Family Support Committee guides the family through the home building process
When a family is approved to participate with Habitat as a partner family in home building and homeownership, a support person is assigned from the Family Support Committee. This person acts as an advisor who will teach, support, provide guidance, and encourage the family through the process of becoming a homeowner.
During their Orientation Meeting, families receive information about their responsibilities to Habitat for Humanity and what they can expect in return. This is not only an exciting time for families but also a serious step toward homeownership and the responsibilities that it entails.
Each family agrees to provide 400 hours of “sweat equity” toward homeownership. A discussion of what they need to do and how it can be accomplished is the beginning of encouraging each family in this responsibility. After banking 100 hours of sweat equity, a family signs a Letter of Intent which is their contract with Habitat for building their home. The partner family selects its floor plan and house color at that time. Later, their Family Advisor guides them in the selection of lighting fixtures and floor coverings. At this point they are well on the way to creating a house that will become their own special home.
Education for new partner families is also an important aspect in the process of becoming a new homeowner. Our families are required to attend classes that help prepare them to manage their personal finances and to understand what it means to own and manage their own home.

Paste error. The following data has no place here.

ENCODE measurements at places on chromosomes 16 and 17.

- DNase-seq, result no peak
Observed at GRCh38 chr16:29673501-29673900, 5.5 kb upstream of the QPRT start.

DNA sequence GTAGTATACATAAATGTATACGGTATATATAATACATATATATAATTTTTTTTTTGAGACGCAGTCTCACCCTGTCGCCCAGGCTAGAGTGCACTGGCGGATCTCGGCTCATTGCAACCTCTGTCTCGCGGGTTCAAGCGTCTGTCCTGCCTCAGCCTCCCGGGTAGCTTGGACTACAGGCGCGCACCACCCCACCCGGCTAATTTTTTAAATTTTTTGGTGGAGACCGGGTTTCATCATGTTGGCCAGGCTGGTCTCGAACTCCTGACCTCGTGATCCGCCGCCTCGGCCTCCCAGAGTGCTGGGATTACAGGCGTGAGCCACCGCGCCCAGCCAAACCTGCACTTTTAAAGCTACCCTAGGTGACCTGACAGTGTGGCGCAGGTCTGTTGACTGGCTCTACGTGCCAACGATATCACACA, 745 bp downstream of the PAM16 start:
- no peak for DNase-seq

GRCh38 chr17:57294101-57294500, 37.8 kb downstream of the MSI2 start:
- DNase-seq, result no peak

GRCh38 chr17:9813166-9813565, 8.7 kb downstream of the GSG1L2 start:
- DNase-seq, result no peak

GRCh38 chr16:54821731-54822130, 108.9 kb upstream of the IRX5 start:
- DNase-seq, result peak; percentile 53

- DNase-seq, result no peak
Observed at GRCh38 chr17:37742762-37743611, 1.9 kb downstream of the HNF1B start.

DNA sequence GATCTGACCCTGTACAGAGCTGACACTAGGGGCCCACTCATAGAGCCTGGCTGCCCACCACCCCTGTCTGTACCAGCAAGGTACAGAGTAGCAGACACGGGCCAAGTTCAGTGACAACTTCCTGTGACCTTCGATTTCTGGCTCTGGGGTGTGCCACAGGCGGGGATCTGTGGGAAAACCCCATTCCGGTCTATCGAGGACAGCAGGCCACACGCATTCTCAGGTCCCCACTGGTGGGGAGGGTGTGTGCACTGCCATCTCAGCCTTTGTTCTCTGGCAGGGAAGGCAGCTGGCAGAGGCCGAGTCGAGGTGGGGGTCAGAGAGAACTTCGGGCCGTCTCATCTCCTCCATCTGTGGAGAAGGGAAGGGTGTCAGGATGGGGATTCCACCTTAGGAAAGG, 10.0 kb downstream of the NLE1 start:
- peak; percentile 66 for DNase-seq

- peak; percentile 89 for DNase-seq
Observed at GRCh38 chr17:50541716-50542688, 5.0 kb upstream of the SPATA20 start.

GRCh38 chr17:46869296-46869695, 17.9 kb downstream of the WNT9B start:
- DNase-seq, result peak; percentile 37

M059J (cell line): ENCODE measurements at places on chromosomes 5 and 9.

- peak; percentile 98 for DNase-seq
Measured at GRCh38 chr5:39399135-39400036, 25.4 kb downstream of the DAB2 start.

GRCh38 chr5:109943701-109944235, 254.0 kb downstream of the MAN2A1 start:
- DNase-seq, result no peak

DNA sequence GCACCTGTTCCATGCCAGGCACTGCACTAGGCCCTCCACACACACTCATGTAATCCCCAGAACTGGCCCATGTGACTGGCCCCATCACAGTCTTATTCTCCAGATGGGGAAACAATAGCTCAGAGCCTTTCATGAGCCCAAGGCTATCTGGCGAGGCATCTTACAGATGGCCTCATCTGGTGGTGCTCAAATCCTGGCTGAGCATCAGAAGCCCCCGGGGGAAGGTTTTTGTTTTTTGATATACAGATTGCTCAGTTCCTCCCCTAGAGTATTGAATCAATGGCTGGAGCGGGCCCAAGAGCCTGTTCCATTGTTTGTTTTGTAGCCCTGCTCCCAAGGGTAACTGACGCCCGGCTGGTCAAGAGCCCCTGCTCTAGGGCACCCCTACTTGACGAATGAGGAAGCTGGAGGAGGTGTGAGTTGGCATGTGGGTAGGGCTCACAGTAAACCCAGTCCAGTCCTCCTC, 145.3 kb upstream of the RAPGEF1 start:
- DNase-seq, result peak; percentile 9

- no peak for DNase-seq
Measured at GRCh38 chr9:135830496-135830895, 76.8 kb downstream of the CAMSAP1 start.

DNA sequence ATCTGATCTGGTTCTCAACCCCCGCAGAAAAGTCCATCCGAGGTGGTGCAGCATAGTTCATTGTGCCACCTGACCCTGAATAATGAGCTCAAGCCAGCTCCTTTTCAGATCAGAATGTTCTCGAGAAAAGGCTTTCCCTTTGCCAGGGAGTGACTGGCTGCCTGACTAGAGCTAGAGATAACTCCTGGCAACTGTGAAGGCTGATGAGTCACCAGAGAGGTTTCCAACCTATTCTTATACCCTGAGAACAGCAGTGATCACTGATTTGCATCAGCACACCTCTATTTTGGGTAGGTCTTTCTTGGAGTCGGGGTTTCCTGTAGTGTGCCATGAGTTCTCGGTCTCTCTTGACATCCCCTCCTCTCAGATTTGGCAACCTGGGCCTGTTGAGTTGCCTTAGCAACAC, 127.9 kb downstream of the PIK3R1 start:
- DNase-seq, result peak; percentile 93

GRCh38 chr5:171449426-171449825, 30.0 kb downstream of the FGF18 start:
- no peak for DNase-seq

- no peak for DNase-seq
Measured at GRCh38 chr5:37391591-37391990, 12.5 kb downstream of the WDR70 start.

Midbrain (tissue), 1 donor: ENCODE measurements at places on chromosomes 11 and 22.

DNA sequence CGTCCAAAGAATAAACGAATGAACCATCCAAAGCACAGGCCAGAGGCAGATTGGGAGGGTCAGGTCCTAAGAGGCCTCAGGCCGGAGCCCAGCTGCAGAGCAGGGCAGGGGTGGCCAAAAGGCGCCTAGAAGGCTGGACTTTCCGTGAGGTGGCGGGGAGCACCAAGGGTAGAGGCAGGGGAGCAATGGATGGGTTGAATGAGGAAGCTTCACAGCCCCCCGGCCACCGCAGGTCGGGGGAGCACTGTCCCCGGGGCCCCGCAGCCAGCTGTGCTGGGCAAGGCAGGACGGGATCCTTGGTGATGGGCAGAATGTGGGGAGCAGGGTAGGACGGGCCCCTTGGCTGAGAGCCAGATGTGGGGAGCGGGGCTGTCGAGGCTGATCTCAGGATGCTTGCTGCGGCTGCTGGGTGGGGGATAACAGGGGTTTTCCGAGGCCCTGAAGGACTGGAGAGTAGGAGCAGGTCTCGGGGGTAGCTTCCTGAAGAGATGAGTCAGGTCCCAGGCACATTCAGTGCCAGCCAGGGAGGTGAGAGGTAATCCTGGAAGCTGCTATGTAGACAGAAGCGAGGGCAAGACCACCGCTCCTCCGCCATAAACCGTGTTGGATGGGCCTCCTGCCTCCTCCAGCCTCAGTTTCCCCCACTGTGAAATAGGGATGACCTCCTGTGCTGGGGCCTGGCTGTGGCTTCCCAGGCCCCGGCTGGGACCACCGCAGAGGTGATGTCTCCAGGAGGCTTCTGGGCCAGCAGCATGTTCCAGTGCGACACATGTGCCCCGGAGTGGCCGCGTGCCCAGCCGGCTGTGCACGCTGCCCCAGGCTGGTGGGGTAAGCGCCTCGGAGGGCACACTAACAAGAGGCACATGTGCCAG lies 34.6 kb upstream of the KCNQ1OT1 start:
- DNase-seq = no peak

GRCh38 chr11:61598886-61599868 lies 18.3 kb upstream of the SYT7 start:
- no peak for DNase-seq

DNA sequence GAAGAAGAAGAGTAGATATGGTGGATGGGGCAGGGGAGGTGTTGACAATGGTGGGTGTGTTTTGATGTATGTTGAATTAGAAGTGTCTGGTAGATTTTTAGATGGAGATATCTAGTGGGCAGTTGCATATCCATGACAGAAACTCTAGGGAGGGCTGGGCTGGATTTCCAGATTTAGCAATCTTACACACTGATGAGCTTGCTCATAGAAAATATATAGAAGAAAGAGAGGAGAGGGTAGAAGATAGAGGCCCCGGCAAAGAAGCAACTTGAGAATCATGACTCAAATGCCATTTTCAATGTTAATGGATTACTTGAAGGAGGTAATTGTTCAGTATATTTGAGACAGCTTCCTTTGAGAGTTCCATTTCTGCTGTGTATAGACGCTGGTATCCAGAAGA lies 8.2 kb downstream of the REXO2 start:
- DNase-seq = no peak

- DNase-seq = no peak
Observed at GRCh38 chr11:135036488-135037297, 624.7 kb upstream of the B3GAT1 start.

During the construction phase, the Family Advisor remains in close contact with the partner family, acting as an advocate, offering support as needed, and encouraging them to become independent problem solvers. As the construction of their new home is nearing completion, the advisor helps the family prepare to occupy their new home.
After they become homeowners, each Habitat community is encouraged to form a homeowners’ association that is led and managed by the families living in that community. The education they received in the building process gives them the tools they will need for problem solving on a local level and living in harmony with their neighbors.